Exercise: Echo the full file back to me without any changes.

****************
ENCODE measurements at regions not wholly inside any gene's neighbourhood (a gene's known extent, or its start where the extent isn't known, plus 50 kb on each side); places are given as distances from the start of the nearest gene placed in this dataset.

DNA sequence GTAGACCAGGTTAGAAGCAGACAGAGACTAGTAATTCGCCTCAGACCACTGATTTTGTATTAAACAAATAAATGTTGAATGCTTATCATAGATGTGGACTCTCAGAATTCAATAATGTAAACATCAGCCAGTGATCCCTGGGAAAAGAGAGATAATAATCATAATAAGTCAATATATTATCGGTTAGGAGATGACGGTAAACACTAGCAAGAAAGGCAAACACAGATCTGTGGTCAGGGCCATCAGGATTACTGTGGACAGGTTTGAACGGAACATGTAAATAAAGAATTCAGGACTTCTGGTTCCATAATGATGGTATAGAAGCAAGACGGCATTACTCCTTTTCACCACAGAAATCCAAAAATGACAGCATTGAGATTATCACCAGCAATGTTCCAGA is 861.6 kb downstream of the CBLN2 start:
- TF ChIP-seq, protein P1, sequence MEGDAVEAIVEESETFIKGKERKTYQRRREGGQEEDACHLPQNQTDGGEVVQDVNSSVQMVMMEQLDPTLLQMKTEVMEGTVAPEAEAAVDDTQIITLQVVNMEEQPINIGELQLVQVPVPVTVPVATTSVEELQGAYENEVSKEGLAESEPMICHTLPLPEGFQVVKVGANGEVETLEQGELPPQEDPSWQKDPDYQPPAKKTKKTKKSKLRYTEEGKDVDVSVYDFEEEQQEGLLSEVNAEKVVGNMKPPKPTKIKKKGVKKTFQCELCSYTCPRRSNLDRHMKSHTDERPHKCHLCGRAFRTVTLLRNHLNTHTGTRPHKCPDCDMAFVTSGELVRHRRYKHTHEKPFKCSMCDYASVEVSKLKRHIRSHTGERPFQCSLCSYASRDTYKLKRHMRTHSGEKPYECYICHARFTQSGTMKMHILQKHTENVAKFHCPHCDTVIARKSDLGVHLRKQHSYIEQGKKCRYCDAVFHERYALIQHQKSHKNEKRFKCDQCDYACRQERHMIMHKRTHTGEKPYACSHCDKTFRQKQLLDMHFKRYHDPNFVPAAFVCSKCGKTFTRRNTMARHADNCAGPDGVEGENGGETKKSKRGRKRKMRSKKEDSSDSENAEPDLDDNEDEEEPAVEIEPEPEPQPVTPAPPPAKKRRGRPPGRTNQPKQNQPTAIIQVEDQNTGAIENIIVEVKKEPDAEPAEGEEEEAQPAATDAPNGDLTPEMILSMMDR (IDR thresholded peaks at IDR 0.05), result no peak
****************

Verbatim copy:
ENCODE measurements at regions not wholly inside any gene's neighbourhood (a gene's known extent, or its start where the extent isn't known, plus 50 kb on each side); places are given as distances from the start of the nearest gene placed in this dataset.

DNA sequence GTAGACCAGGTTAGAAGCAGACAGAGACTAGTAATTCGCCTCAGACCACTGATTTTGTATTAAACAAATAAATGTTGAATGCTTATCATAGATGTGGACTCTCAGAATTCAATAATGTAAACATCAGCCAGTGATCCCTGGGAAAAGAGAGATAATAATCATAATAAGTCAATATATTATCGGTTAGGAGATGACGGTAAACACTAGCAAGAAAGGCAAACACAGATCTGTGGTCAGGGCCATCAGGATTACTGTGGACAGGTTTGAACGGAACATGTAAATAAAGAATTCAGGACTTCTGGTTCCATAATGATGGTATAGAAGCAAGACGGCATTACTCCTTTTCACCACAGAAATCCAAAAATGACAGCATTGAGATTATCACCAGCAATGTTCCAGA is 861.6 kb downstream of the CBLN2 start:
- TF ChIP-seq, protein P1, sequence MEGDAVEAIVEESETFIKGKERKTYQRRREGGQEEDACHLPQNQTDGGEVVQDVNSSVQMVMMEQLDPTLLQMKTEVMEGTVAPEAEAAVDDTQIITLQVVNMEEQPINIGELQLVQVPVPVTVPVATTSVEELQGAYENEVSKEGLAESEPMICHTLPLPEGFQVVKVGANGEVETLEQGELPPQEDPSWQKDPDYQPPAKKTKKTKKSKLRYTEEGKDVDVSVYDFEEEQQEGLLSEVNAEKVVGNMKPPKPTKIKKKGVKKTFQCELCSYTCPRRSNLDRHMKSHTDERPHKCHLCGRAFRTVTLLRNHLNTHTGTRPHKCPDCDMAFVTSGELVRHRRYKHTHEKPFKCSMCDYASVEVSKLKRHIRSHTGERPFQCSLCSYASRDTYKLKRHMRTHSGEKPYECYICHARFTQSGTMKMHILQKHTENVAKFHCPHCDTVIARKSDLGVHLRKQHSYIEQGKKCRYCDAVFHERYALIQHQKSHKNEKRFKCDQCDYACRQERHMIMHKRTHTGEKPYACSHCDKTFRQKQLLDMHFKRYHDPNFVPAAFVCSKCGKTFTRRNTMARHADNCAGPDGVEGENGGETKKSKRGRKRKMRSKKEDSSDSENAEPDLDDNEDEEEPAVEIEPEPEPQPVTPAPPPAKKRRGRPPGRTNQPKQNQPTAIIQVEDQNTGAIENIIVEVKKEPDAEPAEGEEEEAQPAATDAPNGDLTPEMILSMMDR (IDR thresholded peaks at IDR 0.05), result no peak